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Appendix

FIGURE A1
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Figure A1. Whole-striatum anatomical characterization of the D2R/A2aR-expressing MSNs-poor zone of the caudal striatum. Sagittal (upper panel) and parahorizontal (lower panel) view of the striatum of Drd2-EGFP mice immunostained for DARPP-32 (magenta). Scale bars: 1 mm. Insets, higher magnification of the striatal area located at the caudomedial margin of the striatum empty of D2R-expressing MSNs and stained only with DARPP-32. Scale bars, 200 μm. DStr, dorsal striatum; GPe, external globus pallidus, GFP, green fluorescent protein.

FIGURE A2
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Figure A2. Rostro-caudal extension of the the D2R/A2aR-expressing MSNs-poor zone of the caudal striatum. (left panel) GFP immunofluorescence in a parahorizontal section of Drd2-Cre crossed with the reporter line RCE:LoxP. Scale bar, 200 μm. (right panels) Frontal view of the striatum corresponding to the level indicated by the stippled lines (1–6) presented on the parahorizontal view. Scale bar, 200 μm. Note that the size of the D2R/A2aR-expressing MSNs-poor zone progressively increases along the rostro-caudal extension. DStr, dorsal striatum; GPe, external globus pallidus, GFP, green fluorescent protein.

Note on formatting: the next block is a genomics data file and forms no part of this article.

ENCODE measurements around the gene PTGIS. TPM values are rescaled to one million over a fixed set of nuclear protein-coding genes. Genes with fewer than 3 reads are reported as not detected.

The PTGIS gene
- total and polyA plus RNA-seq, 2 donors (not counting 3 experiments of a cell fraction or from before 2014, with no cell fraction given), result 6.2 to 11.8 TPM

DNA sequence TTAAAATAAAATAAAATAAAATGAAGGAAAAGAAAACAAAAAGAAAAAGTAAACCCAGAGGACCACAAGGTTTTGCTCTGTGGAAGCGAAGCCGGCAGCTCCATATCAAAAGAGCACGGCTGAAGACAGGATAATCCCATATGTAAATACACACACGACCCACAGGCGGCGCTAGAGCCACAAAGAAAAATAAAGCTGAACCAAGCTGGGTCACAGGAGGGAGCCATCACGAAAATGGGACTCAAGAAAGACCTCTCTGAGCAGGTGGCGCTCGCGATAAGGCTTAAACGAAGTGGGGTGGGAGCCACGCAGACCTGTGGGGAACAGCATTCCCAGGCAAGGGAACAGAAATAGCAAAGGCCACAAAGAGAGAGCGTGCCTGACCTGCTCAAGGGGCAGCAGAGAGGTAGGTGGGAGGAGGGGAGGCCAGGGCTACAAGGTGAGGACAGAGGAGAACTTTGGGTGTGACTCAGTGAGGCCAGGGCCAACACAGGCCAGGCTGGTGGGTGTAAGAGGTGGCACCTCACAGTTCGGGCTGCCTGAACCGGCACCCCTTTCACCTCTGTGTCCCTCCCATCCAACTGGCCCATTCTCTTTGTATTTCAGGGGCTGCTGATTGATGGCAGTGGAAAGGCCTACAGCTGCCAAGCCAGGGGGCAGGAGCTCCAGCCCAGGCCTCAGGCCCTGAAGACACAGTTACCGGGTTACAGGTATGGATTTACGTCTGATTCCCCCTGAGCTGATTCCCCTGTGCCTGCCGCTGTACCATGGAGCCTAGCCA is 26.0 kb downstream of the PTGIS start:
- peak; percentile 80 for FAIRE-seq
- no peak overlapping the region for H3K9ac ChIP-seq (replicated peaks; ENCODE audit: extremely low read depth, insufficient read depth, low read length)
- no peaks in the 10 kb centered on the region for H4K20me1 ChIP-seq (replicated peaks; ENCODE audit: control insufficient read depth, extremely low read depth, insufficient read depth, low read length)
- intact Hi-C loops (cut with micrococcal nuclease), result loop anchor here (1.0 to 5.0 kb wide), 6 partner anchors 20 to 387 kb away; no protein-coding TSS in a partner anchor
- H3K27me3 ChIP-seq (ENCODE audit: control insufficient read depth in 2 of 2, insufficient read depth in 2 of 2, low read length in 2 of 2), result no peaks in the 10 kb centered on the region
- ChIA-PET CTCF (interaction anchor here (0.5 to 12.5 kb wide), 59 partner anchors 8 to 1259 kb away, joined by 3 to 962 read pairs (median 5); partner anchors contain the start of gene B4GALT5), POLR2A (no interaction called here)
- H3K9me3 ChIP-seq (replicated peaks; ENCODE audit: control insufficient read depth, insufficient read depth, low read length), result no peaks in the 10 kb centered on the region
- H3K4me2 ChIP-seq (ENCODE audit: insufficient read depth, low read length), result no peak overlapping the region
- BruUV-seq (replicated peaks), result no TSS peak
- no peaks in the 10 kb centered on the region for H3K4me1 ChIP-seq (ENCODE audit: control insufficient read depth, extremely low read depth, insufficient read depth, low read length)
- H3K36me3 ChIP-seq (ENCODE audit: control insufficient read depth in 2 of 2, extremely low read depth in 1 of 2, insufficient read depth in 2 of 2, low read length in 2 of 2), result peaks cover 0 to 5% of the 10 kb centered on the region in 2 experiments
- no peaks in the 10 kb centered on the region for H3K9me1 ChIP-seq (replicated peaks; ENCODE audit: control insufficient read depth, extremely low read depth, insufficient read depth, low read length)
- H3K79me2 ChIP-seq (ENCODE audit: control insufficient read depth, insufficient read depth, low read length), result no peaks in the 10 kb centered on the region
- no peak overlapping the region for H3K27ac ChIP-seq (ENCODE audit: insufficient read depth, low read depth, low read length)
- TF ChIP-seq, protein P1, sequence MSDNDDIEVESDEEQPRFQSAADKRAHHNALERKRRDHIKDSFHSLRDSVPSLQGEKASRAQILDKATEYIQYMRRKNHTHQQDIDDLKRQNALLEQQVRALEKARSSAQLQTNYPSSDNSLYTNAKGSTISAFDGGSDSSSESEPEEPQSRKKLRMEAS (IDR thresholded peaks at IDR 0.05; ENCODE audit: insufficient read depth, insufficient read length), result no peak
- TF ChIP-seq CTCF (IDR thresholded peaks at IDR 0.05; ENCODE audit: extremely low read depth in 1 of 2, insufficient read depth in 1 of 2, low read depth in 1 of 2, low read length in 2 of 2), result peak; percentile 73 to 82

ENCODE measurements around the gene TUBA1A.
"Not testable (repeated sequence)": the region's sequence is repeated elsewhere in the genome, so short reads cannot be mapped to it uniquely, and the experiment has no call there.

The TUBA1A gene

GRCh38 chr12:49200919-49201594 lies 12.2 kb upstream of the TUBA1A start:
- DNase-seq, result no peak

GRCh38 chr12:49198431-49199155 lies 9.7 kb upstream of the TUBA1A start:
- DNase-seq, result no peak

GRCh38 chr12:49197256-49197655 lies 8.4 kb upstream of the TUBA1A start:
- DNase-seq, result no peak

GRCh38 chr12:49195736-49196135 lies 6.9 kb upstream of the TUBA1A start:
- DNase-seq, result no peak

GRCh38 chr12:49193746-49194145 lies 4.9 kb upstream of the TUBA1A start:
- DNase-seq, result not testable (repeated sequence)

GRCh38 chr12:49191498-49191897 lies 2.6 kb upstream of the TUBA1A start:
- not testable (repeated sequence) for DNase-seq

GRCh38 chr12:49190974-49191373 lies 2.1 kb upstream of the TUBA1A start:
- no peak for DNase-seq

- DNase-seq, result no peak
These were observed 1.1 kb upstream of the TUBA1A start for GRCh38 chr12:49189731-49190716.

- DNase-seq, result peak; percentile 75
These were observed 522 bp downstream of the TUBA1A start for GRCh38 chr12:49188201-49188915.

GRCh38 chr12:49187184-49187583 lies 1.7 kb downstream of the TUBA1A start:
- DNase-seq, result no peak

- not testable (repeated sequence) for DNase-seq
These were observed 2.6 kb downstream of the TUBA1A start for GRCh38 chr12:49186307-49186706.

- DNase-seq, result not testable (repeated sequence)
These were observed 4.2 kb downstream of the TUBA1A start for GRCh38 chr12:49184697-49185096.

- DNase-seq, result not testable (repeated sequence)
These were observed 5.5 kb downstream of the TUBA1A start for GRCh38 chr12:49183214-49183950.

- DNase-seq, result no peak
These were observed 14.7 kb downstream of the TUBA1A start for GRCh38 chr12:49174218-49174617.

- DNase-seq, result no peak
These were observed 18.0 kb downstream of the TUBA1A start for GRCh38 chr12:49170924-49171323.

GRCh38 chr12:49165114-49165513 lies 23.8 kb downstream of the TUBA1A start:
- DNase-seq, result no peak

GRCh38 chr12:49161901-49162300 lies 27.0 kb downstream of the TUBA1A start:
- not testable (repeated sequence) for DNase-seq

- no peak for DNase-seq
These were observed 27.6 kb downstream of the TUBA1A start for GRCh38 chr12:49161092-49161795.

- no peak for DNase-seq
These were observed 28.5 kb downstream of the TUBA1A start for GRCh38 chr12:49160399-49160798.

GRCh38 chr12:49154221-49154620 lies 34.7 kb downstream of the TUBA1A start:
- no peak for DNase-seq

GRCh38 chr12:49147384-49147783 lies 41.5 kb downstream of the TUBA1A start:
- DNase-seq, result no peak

Keywords: medium-sized spiny neurons, BAC transgenic mice, dopamine D1 and D2 receptors, adenosine A2a receptor

Citation: Gangarossa G, Espallergues J, Mailly P, De Bundel D, de Kerchove d'Exaerde A, Hervé D, Girault J-A, Valjent E and Krieger P (2013) Spatial distribution of D1R- and D2R-expressing medium-sized spiny neurons differs along the rostro-caudal axis of the mouse dorsal striatum. Front. Neural Circuits 7:124. doi: 10.3389/fncir.2013.00124

Received: 08 April 2013; Accepted: 07 July 2013;
Published online: 29 July 2013.

Edited by:

Charles F. Stevens, The Salk Institute for Biological Studies, USA

Reviewed by:

Deborah Baro, Georgia State University, USA
David Parker, Cambridge University, UK

Copyright © 2013 Gangarossa, Espallergues, Mailly, De Bundel, de Kerchove d'Exaerde, Hervé, Girault, Valjent and Krieger. This is an open-access article distributed under the terms of the Creative Commons Attribution License, which permits use, distribution and reproduction in other forums, provided the original authors and source are credited and subject to any copyright notices concerning any third-party graphics etc.

*Correspondence: Emmanuel Valjent, Inserm U661, CNRS UMR 5203, Institut de Génomique Fonctionnelle, Universités de Montpellier 1 & 2, 141 rue de la Cardonille, 34094 Montpellier, Cedex 05, France e-mail: emmanuel.valjent@igf.cnrs.fr; emmanuel.valjent@gmail.com;
Patrik Krieger, Department of Neuroscience, Karolinska Institutet, SE-171 77 Stockholm, Sweden e-mail: patrik.krieger@ki.se

These authors have contributed equally to this work.